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I will have a hard time hiding the fact that I’m a sports fan on this blog, so why fight it?

I was really happy that Oliver Stone’s movie, “Any Given Sunday” was on local TV this past Saturday because it meant that I’d be able to enjoy the movie without all the stuff that would make me never want to rent it.

There’s a scene in it that stands out to me (probably because, as a New York Giants fan growing up, I WORSHIPPED Lawrence Taylor). There is a scene in which LT plays a grizzled veteran who is on his last legs, issuing advice to a young up-and-comer (Jamie Foxx) who has his whole life in front of him. He talks profoundly about what defines a person:

“Let me tell you something: For every sucker who makes it, for every Barry Sanders, for every Jerry Rice, there’s a hundred n______ you never heard of. Sure. The game’s taught you how to strut, how to talk s___, how to hit. But what else? Suddenly, there’s no more money, no more women, no more applause. No more dream. This is what I’m trying to say to you. When a man Iooks back on his life, he should be proud of all of it. Not just the years he spent in pads and cleats. Not just memories of when he was great. You gotta learn that in here. [He points to his heart.] Or if you don’t, you ain’t a man, you’re just another punk.”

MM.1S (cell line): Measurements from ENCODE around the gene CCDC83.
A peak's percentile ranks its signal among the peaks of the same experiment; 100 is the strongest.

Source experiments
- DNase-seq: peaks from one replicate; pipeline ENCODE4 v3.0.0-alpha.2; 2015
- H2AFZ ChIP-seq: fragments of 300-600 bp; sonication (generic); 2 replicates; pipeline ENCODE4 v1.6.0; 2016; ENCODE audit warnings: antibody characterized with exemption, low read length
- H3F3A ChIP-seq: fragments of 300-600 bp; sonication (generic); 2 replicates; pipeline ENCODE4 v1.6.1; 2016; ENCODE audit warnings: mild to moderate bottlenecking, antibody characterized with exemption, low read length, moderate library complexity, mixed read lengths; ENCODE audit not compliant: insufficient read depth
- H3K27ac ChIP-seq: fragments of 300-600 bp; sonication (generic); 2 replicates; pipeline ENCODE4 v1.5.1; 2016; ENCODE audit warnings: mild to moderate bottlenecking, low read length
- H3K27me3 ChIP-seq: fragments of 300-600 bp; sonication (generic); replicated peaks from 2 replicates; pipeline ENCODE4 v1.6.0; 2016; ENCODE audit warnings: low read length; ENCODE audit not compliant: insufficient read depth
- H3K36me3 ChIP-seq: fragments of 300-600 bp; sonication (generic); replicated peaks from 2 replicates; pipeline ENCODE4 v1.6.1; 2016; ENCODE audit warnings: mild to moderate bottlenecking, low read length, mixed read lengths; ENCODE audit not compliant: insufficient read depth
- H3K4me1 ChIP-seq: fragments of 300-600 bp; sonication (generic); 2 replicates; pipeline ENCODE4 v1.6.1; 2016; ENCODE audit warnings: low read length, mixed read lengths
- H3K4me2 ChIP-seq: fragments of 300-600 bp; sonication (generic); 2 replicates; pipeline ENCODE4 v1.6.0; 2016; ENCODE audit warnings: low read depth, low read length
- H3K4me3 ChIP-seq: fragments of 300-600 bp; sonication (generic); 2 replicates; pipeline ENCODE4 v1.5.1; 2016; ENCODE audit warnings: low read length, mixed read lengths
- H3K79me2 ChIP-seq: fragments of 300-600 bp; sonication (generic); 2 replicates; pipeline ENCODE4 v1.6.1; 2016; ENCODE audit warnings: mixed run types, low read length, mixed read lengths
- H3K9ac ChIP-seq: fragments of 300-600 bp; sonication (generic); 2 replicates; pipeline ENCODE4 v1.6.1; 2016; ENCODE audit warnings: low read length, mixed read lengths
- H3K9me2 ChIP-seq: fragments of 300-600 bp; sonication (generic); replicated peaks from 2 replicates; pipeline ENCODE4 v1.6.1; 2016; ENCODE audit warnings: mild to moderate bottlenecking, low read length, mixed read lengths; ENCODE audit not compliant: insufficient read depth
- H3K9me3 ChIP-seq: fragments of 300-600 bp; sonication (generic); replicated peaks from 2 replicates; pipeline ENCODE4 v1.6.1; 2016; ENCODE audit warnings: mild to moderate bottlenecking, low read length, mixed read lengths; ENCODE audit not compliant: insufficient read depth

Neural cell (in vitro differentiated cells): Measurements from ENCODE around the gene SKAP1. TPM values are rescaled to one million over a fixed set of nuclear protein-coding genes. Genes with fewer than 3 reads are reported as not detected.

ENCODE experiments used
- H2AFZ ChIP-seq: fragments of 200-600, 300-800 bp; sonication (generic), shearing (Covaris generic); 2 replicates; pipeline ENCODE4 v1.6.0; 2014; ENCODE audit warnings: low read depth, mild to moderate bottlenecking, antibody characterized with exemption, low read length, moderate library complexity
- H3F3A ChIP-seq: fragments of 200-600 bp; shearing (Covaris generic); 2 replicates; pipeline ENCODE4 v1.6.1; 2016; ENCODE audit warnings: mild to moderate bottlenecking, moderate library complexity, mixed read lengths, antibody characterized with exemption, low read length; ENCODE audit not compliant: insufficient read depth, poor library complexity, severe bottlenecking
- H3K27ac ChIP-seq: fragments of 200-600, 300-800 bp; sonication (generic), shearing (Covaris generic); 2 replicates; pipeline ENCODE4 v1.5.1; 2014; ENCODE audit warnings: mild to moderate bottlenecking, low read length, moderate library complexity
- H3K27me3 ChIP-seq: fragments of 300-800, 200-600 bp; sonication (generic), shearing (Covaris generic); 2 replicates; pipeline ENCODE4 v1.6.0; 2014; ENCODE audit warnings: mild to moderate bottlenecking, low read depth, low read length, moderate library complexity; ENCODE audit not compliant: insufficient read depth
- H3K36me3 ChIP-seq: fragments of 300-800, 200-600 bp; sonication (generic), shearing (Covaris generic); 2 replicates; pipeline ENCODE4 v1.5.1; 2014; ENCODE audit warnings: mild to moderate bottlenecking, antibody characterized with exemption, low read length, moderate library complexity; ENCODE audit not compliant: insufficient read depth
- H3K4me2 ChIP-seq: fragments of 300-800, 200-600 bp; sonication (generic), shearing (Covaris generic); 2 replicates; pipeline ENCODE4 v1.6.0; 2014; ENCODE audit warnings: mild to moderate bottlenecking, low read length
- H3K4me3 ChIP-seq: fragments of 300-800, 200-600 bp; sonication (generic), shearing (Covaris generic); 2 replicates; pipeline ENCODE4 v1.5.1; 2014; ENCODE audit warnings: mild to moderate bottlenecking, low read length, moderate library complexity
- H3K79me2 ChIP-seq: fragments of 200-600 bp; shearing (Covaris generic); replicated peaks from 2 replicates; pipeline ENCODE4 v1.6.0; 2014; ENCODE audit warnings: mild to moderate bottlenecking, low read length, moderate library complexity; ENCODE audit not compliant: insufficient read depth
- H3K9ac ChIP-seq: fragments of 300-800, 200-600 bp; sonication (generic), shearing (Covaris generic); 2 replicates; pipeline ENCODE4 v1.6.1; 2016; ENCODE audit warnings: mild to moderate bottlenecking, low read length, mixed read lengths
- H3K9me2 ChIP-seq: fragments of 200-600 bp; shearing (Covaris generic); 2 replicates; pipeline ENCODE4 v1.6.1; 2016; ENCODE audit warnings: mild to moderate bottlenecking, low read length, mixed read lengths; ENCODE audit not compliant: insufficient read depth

It’s interesting because these lines were read by a real-life football player who was addicted to drugs for most of his career and is now sitting in jail because of his involvement with an underage prostitute.

Even so, God created Lawrence Taylor to be His– to live for Him.

Where I live, sports are king. It’s pretty amazing to see how families will sacrifice money, integrity, and church for their kids to become the next Lebron, Manning, or Pujols.

But, man, don’t we want our kids to dream about bigger things? It doesn’t matter if a kid can finally hit that jumper, get around that blocker, or master hitting an off-speed pitch if he or she has no idea who they are inside (in Christ).

God created us to be His.

That’s why I love being a part of the family ministry team at New Harvest. We’re doing the best we can to counteract this idea that if you’re “great” at sports, or “hot,” or “talented” that you’ve got it all. You may have what the world defines as “it all” for a little while. To be the guy who hits the shot, to be the homecoming queen, to be the one with the highest SAT score may all seem to be the goal in life. But there’s more than that. We’re teaching our families to “imagine the end.” WHO do you want your kid to become is a far more important question than WHAT do we want them to do. If you can IMAGINE THE END, it will the determine WHAT we do today.

God created us to be His.

It must be hard to be an athlete, rock star, or hot and then watch it slip away when that’s all you had– that’s what defined you. That’s why players play for far too long, singers become silly caricatures of what they used to be, and the plastic surgery industry is booming. When that’s what defines you, you’ve got to cling to it to preserve you.

God created us to be His.

So imagine the end for your kids.

How would the priorities of our homes and (specifically) our CALENDARS change if we imagined the end for our kids?



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